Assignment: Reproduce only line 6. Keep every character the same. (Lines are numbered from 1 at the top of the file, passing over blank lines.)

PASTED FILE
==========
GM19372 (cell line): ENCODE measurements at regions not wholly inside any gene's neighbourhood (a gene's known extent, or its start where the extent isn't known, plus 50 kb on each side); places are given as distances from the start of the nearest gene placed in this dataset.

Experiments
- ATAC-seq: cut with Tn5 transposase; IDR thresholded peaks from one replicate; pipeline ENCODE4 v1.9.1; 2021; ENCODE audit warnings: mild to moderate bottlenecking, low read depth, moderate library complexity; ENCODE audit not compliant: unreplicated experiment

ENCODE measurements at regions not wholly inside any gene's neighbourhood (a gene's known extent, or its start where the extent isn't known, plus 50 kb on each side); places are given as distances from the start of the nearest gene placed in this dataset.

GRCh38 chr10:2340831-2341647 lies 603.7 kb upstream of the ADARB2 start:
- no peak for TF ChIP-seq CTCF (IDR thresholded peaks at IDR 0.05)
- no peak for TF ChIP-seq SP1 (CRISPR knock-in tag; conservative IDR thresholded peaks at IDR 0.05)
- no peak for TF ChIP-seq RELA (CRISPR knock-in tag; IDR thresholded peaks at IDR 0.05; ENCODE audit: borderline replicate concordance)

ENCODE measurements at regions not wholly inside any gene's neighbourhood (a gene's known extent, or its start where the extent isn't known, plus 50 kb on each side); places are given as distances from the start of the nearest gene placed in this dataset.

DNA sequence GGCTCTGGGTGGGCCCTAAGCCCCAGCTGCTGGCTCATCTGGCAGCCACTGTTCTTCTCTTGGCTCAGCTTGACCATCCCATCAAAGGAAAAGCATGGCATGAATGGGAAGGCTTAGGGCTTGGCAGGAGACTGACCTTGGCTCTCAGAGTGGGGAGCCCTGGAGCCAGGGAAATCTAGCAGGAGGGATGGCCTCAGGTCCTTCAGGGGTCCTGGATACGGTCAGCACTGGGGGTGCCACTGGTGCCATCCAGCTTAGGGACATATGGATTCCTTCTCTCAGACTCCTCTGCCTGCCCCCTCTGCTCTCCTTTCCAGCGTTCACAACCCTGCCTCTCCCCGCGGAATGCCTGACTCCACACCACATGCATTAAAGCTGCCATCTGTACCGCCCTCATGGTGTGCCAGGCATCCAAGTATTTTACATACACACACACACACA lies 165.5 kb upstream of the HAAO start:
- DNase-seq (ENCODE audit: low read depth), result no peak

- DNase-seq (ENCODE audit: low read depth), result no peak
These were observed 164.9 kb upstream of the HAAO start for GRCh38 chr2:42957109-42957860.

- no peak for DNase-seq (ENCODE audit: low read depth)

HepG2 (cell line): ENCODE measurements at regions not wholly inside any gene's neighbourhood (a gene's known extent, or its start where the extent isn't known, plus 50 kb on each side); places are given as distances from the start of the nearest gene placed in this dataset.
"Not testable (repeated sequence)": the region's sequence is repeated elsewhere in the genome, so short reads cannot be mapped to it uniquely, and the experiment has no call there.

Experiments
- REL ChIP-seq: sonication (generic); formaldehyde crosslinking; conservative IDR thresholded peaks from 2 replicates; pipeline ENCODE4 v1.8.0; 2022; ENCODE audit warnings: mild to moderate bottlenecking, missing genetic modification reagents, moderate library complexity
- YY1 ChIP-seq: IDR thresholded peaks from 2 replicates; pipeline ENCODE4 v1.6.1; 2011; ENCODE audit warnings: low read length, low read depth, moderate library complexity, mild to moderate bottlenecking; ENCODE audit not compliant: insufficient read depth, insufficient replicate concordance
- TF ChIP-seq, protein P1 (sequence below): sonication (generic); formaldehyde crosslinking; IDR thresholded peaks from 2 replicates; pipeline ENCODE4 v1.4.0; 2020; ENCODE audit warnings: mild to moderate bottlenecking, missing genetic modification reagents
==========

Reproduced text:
- no peak for TF ChIP-seq CTCF (IDR thresholded peaks at IDR 0.05)